CROSS-SEASONAL SALADS BRING TENDER SPRING VEGES TOGETHER WITH ROBUST SMOKY FLAVOURS,
Will Bowman’s spring salads mix robust flavours with tender spring veges
AS SOON AS I started to think about spring salads the ideas were flowing, mostly fed by my attraction to varied textures and strong flavours. I was pretty pleased with my ideas, then a couple of days later I revisited them and thought, “Actually, are these technically ‘salads’?”
This is what Google had to say, “A dish of various mixtures of raw or cooked vegetables, usually seasoned with oil, vinegar, or other dressing and sometimes accompanied by meat, fish, or other ingredients.” Definitely salads, then!
Here are four salads starring new and tender vegetables and leaves with subtle flavours and delicate textures, which I truly love. But even as the weather warms, I find myself reluctant to give up the bold and hearty flavours of winter. So the following recipes marry the two seasons with classic spring produce and a little winter-like warmth added from smoke and fire.
I’d love you to get outside, light a fire, put some veges on it (or an octopus and some mussels), get some loved ones over and enjoy the lengthening days, while treating your taste buds to some spring salads that just can’t let go of winter’s flavoursome generosity.
CHARRED & PICKLED RADISH, ANCHOVY BUTTER, WATERCRESS SERVES 2-3 / PREPARATION 20 MINUTES / COOKING 10 MINUTES
Love radishes, love pickles, love butter, love anchovies, love watercress. Squeeze it all onto a piece of grilled bread – I’d make extra butter to drizzle all over it – and have a cool beverage nearby to cleanse your salt- and umami-lined mouth.
½ cup sherry vinegar
1 tablespoon sugar
1 tablespoon toasted fennel seeds 12 radishes
3 tinned anchovy fillets
½ cup butter ciabatta
1 lemon watercress
Mix the vinegar, sugar and toasted fennel seeds. Finely slice 2-3 of the radishes and add to the vinegar and sugar mix. It’s best to do this on the day of making the salad, so the pickled radishes retain their crunch.
Chop the anchovy fillets and combine with the butter in a small pot, slowly heating while stirring.
Slice the remaining radishes in half and place over burning coals, until coloured and softened slightly. Do the same with the ciabatta and halved lemon.
Bring the charred and pickled radishes and watercress together and dress with the warm anchovy butter. Serve with charred ciabatta and a squeeze of the blackened lemon.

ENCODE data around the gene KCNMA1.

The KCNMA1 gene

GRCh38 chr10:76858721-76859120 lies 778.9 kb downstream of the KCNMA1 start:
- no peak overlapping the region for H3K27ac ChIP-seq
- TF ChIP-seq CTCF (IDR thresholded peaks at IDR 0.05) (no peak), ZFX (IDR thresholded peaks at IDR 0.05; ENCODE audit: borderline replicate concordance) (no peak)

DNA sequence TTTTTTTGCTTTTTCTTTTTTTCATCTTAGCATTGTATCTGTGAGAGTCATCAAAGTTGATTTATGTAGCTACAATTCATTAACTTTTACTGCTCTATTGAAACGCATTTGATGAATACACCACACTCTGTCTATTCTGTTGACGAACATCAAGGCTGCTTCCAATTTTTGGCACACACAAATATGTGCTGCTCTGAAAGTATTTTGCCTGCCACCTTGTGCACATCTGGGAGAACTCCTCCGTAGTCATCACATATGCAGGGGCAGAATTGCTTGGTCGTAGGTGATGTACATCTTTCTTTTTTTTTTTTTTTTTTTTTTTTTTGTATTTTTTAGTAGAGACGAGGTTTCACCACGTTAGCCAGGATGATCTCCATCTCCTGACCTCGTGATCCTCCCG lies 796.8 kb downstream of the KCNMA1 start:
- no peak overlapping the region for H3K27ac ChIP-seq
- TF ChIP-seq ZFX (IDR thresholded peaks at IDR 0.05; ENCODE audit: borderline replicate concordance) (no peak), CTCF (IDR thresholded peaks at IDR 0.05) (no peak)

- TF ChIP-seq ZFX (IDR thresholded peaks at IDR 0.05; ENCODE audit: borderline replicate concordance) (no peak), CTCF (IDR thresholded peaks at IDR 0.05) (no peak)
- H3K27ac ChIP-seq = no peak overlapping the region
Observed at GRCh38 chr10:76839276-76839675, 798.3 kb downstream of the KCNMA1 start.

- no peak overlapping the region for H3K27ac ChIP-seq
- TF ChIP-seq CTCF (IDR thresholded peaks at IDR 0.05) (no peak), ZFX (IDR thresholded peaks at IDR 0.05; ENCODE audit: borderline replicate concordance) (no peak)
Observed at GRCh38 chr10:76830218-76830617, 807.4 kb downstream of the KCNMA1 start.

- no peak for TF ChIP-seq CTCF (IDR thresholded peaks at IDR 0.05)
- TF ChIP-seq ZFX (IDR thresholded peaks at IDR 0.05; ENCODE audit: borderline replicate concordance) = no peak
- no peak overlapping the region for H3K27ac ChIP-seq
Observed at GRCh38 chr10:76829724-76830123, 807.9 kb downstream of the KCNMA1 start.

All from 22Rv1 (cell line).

BRAISED, CHARRED LEEKS, DILL LABNEH, POTATO CRISPS & PICKLED CURRANTS SERVES 4 / PREPARATION 40 MINUTES PLUS 1 HOUR DRAINING TIME / COOKING 40 MINUTES
The thought behind this was a sour-cream-and-chives-type vibe. I hope that is what you get – smoky, succulent leeks, crispy little chippies and wee pops of sweet and sour with the currants.
500g plain yoghurt
1 cup dill, chopped
½ cup currants
½ cup rice wine or cider vinegar 1 potato
1 litre sunflower oil 1 tablespoon salt
Put the yoghurt in a tea-towel or muslin and hang over a bowl to allow the whey to drip out. You can do this overnight or for as little as an hour, depending on how thick you want your labneh. Once the desired texture is achieved, mix the dill through.
Cover the currants with the vinegar and leave to soak while preparing the other components.
Slice the potato into 2mm thick rounds – a mandolin is the best tool for this – putting the slices straight into cold water. Replace the water once they’re all sliced, add salt and soak for about 30 minutes. Drain and place on a tea-towel to remove excess water. Heat the oil to 180⁰C in a pot, then fry the slices in batches, removing as soon as they begin to brown. Put into a bowl and season with salt. The chips will keep in an airtight container for a few days.
Preheat the oven to 180⁰C. Trim the tops off the leeks and put them in a baking dish with about two cups of water (or I used the whey from the yoghurt as the braising liquid). Cover the dish and bake for 20 minutes. The purpose is to just soften the leeks through, not to cook them so they’re falling apart.
Once the leeks are cooked and cooled (this can be done days in advance as they’ll keep in the fridge) finish them by charring over coals or on the barbecue. You can go further than you think with the charring as the sweetness of the leeks really stands up to the bitterness of the charred outer layer.
Spread the labneh on a dish, top with the leeks and scatter over the currants.
CHARRED SPRING ONIONS & MUSSELS WITH A CITRUS, GARLIC, CHILLI & PARSLEY DRESSING recipe page 78
OCTOPUS, POTATO & GARLIC WITH NETTLE & CHILLI MAYO recipe page 78